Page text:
About the lecture:
About the lecture: Ethan S. Burger will share his views of the most surprising feature of the long-awaited unclassified version of the National Intelligence Council’s Intelligence Community Assessment “Foreign Threats to the 2020 US Federal Election,” March 10, 2021, principally that is it contained few if any surprises. Perhaps its discussion of China and Iran influence campaigns are noteworthy — the former country did not “take sides” in the presidential contest and the latter engaged in an effort targeting individual voters. To date, no one has systematically examined what if any impact foreign influence campaigns have there been on the 2020 Congressional elections.
Compared with its efforts in 2016, Russia’s actions seemed not to affect the election outcome in the form of influencing opinions or suppressing turnout. In a sense, this reflects that its objective of sowing further discord within American society has achieved a level of success previously not anticipated. Nonetheless, at least throughout the summer, the Russian leadership seems to believe that Mr. Trump would be re-elected.
Shortly before being fired by President Donald Trump after the election, Christopher Krebs, the Department of Homeland Security Director saw that his agency, the Cybersecurity and Infrastructure Security Agency, had achieved its goal of ensuring “the most secure [presidential election] in American history.” Indeed “t]here is no evidence that any voting system deleted or lost votes, changed votes, or was in any way compromised.”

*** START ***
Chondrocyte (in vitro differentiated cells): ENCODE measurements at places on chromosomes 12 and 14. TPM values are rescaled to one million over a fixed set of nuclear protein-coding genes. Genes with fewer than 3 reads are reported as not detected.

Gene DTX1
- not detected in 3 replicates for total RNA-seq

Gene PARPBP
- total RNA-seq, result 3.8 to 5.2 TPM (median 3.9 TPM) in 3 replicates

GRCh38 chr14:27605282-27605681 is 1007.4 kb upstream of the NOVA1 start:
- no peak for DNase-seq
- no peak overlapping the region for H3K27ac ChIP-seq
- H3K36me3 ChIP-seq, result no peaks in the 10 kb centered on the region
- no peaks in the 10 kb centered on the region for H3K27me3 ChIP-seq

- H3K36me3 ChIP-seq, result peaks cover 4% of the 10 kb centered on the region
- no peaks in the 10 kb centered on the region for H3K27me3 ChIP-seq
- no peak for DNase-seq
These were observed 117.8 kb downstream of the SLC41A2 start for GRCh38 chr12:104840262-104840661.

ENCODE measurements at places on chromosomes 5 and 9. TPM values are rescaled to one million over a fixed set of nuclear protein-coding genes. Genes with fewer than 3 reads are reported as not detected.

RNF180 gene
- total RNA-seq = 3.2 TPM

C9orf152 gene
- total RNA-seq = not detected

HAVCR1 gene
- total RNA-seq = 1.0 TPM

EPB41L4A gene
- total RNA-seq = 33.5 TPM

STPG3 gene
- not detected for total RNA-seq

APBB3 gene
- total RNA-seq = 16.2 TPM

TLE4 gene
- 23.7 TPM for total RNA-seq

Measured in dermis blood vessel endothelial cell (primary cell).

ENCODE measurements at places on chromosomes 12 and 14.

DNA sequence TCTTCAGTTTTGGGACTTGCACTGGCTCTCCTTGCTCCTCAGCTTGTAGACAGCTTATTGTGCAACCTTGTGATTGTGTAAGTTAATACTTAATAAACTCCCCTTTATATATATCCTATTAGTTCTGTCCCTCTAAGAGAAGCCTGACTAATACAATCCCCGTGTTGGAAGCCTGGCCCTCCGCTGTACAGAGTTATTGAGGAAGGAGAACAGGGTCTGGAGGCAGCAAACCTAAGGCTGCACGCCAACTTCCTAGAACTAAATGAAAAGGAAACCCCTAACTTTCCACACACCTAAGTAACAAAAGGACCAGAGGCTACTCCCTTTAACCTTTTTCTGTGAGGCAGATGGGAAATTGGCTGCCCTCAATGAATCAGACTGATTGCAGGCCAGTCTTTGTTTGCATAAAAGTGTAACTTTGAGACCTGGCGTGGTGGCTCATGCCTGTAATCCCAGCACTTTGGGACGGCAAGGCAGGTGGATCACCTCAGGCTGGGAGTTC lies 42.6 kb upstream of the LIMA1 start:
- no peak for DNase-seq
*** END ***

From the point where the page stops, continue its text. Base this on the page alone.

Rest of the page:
Mr. Burger will seek to put China’s, Iran’s, and Russia’s efforts into a historical context, where their objectives are similar to those of many countries’ attempts to sway voters in foreign countries to place into power a “friendly government,” albeit with less sophisticated tools. In the future, the principal cybersecurity threats are likely to be attacks on infrastructure, governmental institutions, and financial crimes.
About the Speaker: Ethan S. Burger, Esq., is a Washington-based international legal consultant and an cyber instructor with IWP's Cyber Intelligence Initiative, where he teaches a seminar about the international law governing cyber operations. His lectures at the IWP have included: The Application of International Law to Cyber Operations, Better Understanding Russian Use of Mercenaries to Advance Foreign Policy Goals, and Contextualizing Russian Interference in the 2016 UK Brexit Referendum and the U.S. Presidential Election. His areas of interests include corporate governance, transnational crime (corruption, cybercrime, and money laundering), and Russian affairs. After working as an attorney on Russian commercial, investment, and risk issues, he segued into academic, and advisory roles.
He has taught at Vilnius University about cybersecurity issues while on a Fulbright Foundation grant during which time he participated in the NATO Cooperative Cyber Defence Centre of Excellence’s, a seminar on the international law governing cyber operations. He was a full-time faculty member at the Transnational Crime and Corruption Center (American University — School of International Service) and the Centre for Transnational Crime Prevention (Wollongong University — Faculty of Law).He received his undergraduate degree from Harvard University and J.D. from the Georgetown University Law Center.